SYDNEY (REUTERS) - Australia's unemployment rate surprised by falling to 30-month lows in March as the economy generated more part-time work after a run of meagre months, leading investors to lengthen the odds on another rate cut.
The report on Thusrday (April 14) from the Australian Bureau of Statistics showed the jobless rate dipped to 5.7 per cent in March, the lowest since September 2013, when market forecasts had been for a rise to 5.9 per cent.
Some 26,100 net new jobs were created in March, again topping forecasts of 20,000, though all the gains were in part-time work as full-time employment slipped 8,800. Annual jobs growth stayed healthy at 2 per cent.
The monthly jobs numbers are notoriously volatile and the Reserve Bank of Australia (RBA) tends to focus on shifts in the unemployment rate to gauge the health of the labour market.
Yet an apparent slowdown in jobs growth over the turn of the year has given policymakers pause, with RBA governor Glenn Stevens recently calling the data "more ambiguous".
Markets assumed the pick-up in jobs in March combined with the drop in the unemployment rate would likely offer some comfort to the central bank and pared back the chance of a further cut in the current 2 per cent cash rate.
Interbank futures imply a 14 per cent probability of an easing in May, down from 24 per cent before the data.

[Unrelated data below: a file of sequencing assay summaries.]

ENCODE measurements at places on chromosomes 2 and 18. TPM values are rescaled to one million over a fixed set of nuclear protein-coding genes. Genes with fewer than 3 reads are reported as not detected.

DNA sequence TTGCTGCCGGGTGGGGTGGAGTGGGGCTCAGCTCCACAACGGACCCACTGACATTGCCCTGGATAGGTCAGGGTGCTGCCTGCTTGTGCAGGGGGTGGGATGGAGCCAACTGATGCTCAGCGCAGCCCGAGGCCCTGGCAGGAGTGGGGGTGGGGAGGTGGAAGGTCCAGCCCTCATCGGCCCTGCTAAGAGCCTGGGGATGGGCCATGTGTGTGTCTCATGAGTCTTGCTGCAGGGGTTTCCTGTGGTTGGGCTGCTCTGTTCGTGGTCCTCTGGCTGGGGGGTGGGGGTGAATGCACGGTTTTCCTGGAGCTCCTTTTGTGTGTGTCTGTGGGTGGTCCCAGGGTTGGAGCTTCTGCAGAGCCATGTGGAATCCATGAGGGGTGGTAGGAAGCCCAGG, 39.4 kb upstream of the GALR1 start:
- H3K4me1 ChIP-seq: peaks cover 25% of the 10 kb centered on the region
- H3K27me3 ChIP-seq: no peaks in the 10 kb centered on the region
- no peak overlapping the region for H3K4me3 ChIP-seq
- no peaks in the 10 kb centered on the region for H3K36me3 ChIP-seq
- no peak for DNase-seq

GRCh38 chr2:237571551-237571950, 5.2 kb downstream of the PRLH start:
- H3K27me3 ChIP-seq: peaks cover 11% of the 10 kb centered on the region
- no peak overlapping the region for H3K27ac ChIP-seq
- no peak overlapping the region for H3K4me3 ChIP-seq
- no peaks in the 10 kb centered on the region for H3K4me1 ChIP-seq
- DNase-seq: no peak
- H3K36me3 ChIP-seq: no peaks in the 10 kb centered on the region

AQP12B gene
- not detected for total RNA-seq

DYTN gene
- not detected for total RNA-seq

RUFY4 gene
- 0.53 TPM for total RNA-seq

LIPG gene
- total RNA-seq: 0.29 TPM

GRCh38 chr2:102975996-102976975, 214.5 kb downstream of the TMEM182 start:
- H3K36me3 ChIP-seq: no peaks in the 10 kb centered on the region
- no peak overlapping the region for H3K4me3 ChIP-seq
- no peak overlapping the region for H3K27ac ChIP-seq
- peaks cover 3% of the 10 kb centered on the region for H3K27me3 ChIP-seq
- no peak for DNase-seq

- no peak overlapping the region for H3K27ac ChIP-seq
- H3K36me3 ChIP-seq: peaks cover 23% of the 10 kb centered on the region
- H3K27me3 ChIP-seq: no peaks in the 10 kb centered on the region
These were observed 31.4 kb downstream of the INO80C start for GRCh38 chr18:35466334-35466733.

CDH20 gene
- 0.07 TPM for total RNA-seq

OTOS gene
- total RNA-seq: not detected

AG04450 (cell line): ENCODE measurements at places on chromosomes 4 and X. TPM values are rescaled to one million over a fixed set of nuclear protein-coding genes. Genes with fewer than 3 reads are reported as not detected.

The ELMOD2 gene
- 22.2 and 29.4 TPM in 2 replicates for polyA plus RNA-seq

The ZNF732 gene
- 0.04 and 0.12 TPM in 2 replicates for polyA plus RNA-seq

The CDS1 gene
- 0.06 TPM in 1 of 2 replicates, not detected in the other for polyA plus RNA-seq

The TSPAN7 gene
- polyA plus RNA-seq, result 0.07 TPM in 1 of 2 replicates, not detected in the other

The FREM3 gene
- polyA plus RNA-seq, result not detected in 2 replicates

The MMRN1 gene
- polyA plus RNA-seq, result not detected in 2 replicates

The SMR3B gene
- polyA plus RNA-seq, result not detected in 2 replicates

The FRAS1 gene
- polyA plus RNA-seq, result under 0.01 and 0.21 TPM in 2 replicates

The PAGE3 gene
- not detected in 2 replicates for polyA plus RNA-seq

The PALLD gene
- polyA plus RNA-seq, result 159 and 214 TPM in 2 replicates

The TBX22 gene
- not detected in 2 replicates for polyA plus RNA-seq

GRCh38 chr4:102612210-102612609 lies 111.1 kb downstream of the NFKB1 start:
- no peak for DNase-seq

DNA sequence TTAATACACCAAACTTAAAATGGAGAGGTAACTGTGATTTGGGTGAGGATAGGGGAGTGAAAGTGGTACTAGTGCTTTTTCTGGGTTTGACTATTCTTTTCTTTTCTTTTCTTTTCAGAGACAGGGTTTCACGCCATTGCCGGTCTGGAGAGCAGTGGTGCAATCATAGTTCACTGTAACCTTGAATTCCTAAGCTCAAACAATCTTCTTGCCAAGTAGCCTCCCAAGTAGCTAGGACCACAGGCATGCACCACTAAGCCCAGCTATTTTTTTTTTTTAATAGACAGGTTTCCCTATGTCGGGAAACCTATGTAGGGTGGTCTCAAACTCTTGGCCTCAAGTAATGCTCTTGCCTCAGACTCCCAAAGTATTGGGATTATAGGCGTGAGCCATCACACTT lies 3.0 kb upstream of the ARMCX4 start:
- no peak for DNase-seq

The chance of a move by August was still 50-50, in part because aggressive stimulus by other central banks had shoved the local dollar higher in a way that could hinder exports.
Earlier on Thursday, Singapore's central bank surprised markets by effectively easing policy while warning about a less favourable global background.
The uncertain world outlook has made the resilience of the local labour market all the more important and, so far, brisk growth in service jobs has helped offset the drag from a struggling mining sector.
Leading indicators of labour demand, such as vacancies, suggest the outperformance should continue this year.
Earlier this week a well-regarded business survey from National Australia Bank found employment conditions were the strongest since 2011 and more in line with the resilience seen in the official data.
Indeed, the survey was consistent with robust annual job creation of around 220,000, or almost 19,000 a month.
"It is particularly encouraging to see the employment index point towards ongoing strength in the labour market, supported by signs the recovery is broadening into previous trouble spots such as manufacturing," said NAB chief economist Alan Oster.